Lie detectors – true or false?
One of my favourite pieces of kit to work with in the Psychology department is the Biopac, which is a wonderful tool capable of doing all kinds of things, but we use it most often as a Polygraph, or “Lie detector”. Every time I demonstrate the kit, I ask participants – “do you think the lie detector is accurate?”. The response is generally quite mixed, with some thinking that it absolutely is, and others not so sure. One of the most common responses is “Yes, because it works well on the Jeremy Kyle show”. By the end of the session, they are not so sure!
How does the kit work?
The image above shows the Biopac that we use at the University of Cumbria, with the attachments needed to run it as a “Lie detector”. The blue box is the Biopac (where all of the magic happens!), and connected to it we have a chest strap, cables to connect to electrodes, and a sensor to strap onto the index finger.
The chest strap measures respiration rate, the cables and electrodes measure heartbeat, and the finger sensor measures galvanic skin response, e.g. “sweat”. The Biopac keeps track of all these and displays them on the laptop screen for you to track.
But is it accurate? Can it tell if I’m lying?
That’s a very good question, and unfortunately the answer isn’t that simple! Let’s answer the first part of the question. The Biopac itself is a fantastic piece of kit, and if it is set up and used properly, then it can yield very scientifically accurate results. It is extremely sensitive and can detect the most minute physiological changes in the body. So as a piece of kit, yes, it is very accurate!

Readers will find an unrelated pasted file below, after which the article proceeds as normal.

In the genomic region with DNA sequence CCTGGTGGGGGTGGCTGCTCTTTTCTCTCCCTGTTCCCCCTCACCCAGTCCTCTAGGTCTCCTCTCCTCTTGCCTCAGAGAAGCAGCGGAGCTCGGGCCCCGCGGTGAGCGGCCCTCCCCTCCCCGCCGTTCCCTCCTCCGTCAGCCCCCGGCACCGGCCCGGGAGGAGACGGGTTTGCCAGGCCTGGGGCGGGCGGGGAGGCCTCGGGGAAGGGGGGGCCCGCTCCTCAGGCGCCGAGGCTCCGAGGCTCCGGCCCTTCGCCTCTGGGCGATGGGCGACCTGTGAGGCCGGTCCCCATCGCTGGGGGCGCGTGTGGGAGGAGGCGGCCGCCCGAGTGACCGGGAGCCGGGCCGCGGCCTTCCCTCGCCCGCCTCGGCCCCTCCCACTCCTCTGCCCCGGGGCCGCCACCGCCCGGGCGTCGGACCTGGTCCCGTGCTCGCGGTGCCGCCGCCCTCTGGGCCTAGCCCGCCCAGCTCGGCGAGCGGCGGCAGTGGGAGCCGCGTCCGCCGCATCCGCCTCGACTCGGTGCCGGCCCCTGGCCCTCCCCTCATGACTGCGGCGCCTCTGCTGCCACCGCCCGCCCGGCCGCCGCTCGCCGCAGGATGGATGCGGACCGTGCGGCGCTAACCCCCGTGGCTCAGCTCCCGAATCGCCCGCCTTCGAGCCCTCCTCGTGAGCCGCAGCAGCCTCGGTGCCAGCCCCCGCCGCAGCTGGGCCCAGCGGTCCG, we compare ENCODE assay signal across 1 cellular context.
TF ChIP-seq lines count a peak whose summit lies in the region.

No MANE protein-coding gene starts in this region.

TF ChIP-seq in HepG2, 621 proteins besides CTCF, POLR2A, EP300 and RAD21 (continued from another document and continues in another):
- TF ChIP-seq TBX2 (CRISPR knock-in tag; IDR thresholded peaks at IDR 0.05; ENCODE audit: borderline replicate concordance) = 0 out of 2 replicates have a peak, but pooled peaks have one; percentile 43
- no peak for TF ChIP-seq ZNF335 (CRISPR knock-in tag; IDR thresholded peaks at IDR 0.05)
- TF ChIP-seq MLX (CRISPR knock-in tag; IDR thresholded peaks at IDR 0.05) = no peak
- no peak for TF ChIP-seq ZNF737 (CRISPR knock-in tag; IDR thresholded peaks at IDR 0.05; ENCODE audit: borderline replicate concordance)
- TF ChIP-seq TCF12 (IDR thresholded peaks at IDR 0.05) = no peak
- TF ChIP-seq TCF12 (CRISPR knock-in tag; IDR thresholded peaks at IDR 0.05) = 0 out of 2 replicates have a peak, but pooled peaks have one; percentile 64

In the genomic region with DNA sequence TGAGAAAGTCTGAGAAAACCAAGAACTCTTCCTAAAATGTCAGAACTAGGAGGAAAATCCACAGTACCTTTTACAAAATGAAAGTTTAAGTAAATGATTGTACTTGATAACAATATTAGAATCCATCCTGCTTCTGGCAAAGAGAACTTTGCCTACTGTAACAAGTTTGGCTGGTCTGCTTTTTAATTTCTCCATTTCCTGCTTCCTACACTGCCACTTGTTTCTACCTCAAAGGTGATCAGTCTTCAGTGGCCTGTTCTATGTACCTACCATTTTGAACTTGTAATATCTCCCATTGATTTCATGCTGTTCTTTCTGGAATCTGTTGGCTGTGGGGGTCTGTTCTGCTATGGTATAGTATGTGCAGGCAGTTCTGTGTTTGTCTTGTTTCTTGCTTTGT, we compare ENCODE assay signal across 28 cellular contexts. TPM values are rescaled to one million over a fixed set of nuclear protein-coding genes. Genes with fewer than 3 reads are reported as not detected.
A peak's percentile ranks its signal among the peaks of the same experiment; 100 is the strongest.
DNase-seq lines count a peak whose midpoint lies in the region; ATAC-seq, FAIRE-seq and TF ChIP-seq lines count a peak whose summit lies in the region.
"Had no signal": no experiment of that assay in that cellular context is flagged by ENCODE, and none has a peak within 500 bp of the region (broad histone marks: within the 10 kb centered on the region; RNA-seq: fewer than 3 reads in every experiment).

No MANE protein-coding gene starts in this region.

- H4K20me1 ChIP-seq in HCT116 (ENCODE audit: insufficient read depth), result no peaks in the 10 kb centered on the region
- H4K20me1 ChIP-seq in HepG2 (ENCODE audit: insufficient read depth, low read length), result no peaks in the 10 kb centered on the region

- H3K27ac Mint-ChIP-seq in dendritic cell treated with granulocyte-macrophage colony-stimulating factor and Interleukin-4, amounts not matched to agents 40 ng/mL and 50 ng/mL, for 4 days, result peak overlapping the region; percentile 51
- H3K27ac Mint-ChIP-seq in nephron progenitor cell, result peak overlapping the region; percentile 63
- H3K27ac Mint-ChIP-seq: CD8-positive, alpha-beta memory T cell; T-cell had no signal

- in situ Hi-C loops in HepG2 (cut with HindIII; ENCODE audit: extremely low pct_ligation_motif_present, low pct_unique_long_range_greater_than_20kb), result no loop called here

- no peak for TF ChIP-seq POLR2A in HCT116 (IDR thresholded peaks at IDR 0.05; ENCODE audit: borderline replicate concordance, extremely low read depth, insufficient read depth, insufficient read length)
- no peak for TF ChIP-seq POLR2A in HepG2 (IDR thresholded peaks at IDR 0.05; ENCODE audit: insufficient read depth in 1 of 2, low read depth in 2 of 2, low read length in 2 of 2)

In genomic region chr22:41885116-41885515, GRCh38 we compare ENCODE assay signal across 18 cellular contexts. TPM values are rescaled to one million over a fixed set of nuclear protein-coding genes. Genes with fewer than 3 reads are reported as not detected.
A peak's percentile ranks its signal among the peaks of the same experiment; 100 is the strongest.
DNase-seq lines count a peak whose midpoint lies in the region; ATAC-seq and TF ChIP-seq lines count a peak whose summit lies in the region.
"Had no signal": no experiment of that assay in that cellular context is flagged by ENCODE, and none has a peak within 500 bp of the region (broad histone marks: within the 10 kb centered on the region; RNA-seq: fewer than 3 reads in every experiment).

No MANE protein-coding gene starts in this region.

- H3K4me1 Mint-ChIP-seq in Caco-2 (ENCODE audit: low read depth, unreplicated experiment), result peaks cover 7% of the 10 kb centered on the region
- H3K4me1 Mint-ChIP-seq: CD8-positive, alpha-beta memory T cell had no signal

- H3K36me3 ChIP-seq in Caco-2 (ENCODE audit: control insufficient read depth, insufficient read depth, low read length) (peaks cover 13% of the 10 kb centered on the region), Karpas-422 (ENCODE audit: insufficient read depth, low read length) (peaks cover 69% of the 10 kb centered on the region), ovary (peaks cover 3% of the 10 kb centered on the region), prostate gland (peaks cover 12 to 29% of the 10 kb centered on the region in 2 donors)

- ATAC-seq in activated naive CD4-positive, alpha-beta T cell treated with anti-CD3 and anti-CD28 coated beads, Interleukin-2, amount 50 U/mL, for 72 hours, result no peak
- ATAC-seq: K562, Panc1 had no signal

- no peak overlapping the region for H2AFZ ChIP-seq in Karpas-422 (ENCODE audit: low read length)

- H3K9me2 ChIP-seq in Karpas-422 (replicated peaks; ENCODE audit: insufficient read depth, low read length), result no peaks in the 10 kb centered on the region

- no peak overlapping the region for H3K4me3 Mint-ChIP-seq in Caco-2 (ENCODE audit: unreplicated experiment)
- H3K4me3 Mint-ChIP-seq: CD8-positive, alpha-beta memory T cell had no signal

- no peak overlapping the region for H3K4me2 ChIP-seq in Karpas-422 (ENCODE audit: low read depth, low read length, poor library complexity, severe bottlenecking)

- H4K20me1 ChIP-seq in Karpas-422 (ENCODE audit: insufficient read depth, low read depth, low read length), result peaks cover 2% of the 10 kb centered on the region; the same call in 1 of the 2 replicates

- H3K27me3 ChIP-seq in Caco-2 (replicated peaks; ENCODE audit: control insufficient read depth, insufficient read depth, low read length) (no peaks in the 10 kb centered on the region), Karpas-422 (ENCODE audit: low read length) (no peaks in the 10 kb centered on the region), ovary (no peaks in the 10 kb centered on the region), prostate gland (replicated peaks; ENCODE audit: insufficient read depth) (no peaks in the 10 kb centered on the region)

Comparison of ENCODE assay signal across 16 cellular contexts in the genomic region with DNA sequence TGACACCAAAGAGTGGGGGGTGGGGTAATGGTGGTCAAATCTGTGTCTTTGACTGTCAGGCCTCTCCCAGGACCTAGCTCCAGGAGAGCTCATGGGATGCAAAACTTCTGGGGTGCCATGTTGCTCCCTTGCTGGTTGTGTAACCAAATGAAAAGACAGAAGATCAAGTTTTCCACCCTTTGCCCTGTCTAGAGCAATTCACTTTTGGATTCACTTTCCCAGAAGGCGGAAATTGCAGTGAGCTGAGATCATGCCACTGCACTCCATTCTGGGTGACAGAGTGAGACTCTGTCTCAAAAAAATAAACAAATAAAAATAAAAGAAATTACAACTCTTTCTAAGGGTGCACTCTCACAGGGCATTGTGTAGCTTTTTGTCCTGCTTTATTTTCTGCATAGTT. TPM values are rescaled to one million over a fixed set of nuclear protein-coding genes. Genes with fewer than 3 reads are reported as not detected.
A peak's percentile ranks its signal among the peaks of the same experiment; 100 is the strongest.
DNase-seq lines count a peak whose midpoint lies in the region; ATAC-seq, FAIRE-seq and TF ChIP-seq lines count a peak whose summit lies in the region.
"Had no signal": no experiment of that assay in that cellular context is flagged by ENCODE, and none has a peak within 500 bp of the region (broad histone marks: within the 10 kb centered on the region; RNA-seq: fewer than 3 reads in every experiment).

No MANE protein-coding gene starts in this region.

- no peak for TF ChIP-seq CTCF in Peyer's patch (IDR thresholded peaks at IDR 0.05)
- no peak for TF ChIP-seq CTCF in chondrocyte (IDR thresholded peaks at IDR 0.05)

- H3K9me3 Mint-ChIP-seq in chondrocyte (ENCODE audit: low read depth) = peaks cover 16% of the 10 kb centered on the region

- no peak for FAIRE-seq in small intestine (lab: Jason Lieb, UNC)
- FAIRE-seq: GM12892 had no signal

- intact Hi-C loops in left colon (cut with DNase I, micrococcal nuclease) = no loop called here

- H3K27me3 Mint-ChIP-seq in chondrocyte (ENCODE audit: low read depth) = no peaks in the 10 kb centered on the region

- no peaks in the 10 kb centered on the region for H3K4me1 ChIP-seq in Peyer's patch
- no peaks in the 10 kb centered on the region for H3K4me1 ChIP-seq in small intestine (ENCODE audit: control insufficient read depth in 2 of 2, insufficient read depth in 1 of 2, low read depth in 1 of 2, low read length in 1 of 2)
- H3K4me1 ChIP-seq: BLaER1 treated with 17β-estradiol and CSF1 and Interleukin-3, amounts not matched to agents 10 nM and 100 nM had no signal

The reality of using it as a “lie detector” is not so simple. The equipment can be scientifically accurate, but what makes this piece of kit a “lie detector” is the person behind the screen. Whoever has set up the kit, is asking the questions and looking at the raw data is the one who determines whether or not they think someone is being deceitful. The data could be producing extremely accurate results, but it’s that person’s interpretation of the data that is used to determine whether or not someone is telling the truth or telling a lie. Of course, there are so many things to consider! This person may not be properly trained, they may not have set the kit up properly, the person being tested may be so nervous that it throws off their readings, or perhaps even they have consumed alcohol to “calm their nerves”, which in turn affects the accuracy of the data. You also have to take into account any environmental factors, such as the heat of the room, and also any medical conditions the participant may be suffering from.
In short, I would happily vouch for the accuracy of the kit and the data, but I wouldn’t want to be hooked up to one. You never know what kind of results you could end up with!
Garryck Holmes is one of our Psychology Technicians. If you would like to contact him then please email him on Garryck.Holmes@cumbria.ac.uk